SOPA Legislative Debate Needs Leadership and Fresh Ideas

By Wayne Rash  |  Posted 2012-01-17 Print this article Print

NEWS ANALYSIS: The current contentious debate over legislation to outlaw online piracy seems to be defined mostly by the refusal of the parties involved to move away from their all-or-nothing approach.

There's no question that the current situation surrounding the Stop Online Piracy Act (SOPA) currently foundering in the U.S. House of Representatives, and the similarly stalled Protect IP Act (PIPA) in the U.S. Senate, is a mess. While both bills seem to have little chance of passage in the current Congress, especially now that the White House has announced its opposition, the fact is that they will probably come back to life later.

This likelihood of a return isn't lost on the Internet community. The highly popular Wikipedia free online encyclopedia plans to go dark on Jan. 18, along with and some other sites. The idea is to make their lack of availability obvious to Congress and to voters. Sadly, these protest outages, while sort of dramatic, aren't likely to affect the course of the legislation. What needs to be done is to find another way to solve the apparent problem of online piracy.

Unfortunately, this is one of those situations in which there are at least two sides, and neither is apparently willing to give an inch. Many Internet activists don't want to change the way business is done now, while most of the recording industry would rather kill the Internet than take any chance that someone might steal a song. Both sides are wrong.

The entertainment media industry, which includes groups such as the Motion Picture Association of America (MPAA) and the Recording Industry Association of America (RIAA), has opposed virtually every technical innovation that has the potential of affecting its vested interests.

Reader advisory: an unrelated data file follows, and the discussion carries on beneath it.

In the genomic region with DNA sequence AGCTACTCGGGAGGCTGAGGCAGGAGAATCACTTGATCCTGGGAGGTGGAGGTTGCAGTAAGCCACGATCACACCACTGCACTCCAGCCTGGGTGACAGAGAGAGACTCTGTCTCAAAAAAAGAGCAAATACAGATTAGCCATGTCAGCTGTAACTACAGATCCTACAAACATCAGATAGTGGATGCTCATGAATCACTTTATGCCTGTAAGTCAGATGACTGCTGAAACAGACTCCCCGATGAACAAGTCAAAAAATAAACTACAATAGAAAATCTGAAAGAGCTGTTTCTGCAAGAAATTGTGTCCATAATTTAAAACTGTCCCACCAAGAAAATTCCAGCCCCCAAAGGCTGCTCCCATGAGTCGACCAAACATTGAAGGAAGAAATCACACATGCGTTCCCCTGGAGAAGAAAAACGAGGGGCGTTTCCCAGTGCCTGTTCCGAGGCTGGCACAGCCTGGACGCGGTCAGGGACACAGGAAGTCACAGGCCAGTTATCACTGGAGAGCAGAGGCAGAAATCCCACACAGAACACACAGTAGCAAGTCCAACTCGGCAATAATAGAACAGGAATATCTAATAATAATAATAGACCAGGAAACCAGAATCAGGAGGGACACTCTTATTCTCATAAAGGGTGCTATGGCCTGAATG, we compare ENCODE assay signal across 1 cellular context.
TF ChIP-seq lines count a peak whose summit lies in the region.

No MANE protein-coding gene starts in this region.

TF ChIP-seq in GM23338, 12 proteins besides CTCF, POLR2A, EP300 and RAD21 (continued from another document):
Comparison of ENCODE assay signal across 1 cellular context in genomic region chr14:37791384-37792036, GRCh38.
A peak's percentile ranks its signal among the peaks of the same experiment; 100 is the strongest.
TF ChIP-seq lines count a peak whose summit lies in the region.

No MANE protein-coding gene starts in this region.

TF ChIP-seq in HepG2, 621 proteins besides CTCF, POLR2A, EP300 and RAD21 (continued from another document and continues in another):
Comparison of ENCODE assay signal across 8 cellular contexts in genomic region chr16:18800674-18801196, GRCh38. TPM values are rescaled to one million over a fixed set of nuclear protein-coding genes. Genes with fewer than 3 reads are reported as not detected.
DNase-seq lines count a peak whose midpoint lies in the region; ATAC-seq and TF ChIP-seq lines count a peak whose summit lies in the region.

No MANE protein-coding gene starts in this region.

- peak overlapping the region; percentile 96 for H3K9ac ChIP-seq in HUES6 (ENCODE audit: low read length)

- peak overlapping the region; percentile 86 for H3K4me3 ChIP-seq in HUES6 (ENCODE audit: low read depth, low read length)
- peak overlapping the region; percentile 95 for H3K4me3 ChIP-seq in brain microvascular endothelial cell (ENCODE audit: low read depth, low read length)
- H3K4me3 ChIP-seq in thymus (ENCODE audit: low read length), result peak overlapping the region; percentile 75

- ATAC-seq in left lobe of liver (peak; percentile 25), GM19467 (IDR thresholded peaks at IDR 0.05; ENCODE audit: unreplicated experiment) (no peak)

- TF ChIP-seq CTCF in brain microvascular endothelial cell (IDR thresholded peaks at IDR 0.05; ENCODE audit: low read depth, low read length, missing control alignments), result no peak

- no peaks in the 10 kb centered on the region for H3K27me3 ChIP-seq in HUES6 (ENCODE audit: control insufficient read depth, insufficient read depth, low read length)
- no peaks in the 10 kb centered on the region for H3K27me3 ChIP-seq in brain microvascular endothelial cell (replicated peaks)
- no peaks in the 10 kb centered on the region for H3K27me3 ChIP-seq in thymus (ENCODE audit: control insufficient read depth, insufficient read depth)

These are the same people who tried to stop compact discs; they tried to kill video cassette recorders, DVDs, MP3s, Internet music sales and iPods. This is an industry governed by fear, the total failure to understand any technology more advanced than Edison's wax cylinders and a refusal to acknowledge that their industry can profit from the technology.

The motion picture and recording industries have made vast fortunes when these technologies appeared despite their opposition. CD sales far exceeded the sales of vinyl records. Digital music sales through iTunes and Amazon have made selling music more profitable (there's no manufacturing cost, after all). And there's nothing about sharing music through the Internet that's likely to cost the recording industry millions of dollars, assuming it's handled properly and the industry approaches it as a way to make money by attracting more customers.

On the other hand, the status quo isn't working either. The recording industry has a point that the Internet is being used as a vehicle to steal music, movies and other intellectual property. Too many Internet sites turn a blind eye to overtly illegal activities either because they don't care or perhaps because no reliable, technological mechanism exists to do anything about it. I know this from personal experience.

Wayne Rash Wayne Rash is a Senior Analyst for eWEEK Labs and runs the magazine's Washington Bureau. Prior to joining eWEEK as a Senior Writer on wireless technology, he was a Senior Contributing Editor and previously a Senior Analyst in the InfoWorld Test Center. He was also a reviewer for Federal Computer Week and Information Security Magazine. Previously, he ran the reviews and events departments at CMP's InternetWeek.

He is a retired naval officer, a former principal at American Management Systems and a long-time columnist for Byte Magazine. He is a regular contributor to Plane & Pilot Magazine and The Washington Post.

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